Sometimes helping people work to well. My friend did very well, winning most of the pick up games. I did the best against him, running a small weenie aggro attack against him. However, I couldn't get anything further, and eventually, he would drop a Demonic Horde, or a Hippie. Then it would become an issue. I quietly lost against him, shook his hand, and went to game two. 


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Sitting across for the first round against my friend. my reflection in the window is proof.

Game 2 (Vs Fish)

I went against a Fish deck. It was a quick, poor game, of getting beat down in an extremely quick manner. I moved on, ordering something to eat. 

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500+ cards, all love!

Game 3 (Vs Black/Blue control)


Ever get beat down by Nightmare? I lost to six of them. I did manage to play Icatian Town in this game, and I did start an aggro move.  However, Pestilence did that in. I did do better in this, then the other two games as well.

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It was a slow game, and I had hoped my hunter would hold the Nightmare at bay, until the Assasin came out.

 

Game 4 (Blue/Green singleton/jank). 


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the jank I lost against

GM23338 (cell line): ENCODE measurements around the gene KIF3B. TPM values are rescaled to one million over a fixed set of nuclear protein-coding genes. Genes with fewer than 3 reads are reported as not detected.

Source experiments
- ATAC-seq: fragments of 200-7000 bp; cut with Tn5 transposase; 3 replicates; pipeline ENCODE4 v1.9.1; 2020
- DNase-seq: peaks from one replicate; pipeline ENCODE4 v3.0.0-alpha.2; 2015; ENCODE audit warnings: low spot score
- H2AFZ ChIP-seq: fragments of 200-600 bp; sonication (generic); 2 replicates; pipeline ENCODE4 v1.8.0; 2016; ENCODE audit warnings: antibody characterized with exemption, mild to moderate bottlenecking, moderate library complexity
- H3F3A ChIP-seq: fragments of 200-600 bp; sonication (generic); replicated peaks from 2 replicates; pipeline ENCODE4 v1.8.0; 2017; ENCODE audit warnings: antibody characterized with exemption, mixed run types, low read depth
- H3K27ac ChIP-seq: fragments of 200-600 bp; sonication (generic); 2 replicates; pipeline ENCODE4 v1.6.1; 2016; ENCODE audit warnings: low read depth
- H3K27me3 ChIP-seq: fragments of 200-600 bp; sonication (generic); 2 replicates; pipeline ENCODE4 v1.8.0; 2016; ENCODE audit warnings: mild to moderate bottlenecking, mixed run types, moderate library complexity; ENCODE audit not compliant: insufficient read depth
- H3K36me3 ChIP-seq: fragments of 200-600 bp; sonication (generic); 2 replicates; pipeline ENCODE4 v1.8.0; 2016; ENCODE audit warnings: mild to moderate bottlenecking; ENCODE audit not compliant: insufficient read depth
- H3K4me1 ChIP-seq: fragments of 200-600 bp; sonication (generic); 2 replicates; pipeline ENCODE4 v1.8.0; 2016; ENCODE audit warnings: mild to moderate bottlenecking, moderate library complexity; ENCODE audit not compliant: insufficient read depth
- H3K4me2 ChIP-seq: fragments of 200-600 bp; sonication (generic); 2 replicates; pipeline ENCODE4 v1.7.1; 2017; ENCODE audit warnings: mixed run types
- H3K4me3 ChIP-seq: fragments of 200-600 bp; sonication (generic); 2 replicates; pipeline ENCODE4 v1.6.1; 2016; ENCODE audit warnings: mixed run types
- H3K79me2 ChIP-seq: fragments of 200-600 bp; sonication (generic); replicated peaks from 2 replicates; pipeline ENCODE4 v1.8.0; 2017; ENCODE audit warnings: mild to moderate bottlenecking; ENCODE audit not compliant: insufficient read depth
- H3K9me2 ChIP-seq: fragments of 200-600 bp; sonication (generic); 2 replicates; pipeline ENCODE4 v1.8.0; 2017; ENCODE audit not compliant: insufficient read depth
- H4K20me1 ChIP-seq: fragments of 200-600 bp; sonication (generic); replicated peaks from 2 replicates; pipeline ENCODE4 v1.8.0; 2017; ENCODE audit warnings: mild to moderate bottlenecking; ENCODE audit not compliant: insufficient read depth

This gentleman ran a deck of synergy and beatings. Including Tim and Ship for burn. I don't remember much from this match, other then I lost it. I do remember game one, I ultimately lost to a Thelonite Druid, animating enough Forests to overrun my meager defenses. One of the best decks I ran in the event. At one point, I had multiple Homarids against him.


Game 5 (Mirror Lich/beatdown)

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Lost to this gentleman and his impressive three color lich build. The other deck is pictured.


I actually played a different deck against this initially. However, I insisted to run one game with FE against this gentleman from the south. I lost to both a Lich/Mirror combo, as well as a Force of Nature, which he was running for reasons. 

Game 6 (Vs Alt. 4th).

The host, insisted on playing against the build. He ran a similar deck, a Black/White deck made from Alt. 4th cards he managed to get together. These games were some of the longest, and thus most entertaining, and the only game I managed to get out a Hand of Justice/Icatian Town combo. The games were long, were hard, but in the end, the lack of removal did me in. 


The Road game is the only game I won, a 5 man game of Planechase. One player had run a full power, EC w/u/b control version of the deck, and had locked most of the game with Moat/The Abyss. Next to him was the Alt. 4th deck, who struggled along, me, a flare/big red/burn build utilizing Power Surge, then Fish. 

After a concordant effort, the three players managed to kill the Control build, but Alt 4th left prematurely. The burn player killed fish, only for me to play a Icatian Priest, and swing for thirty two damage with Order of Lietbur. It was awesome.


All and all, it was a good time, had by all, and an amazing Luncheon. It reminded me why I loved Fallen Empires so much as a kid, and why I would want to go back to using the cards regularly when playing OS.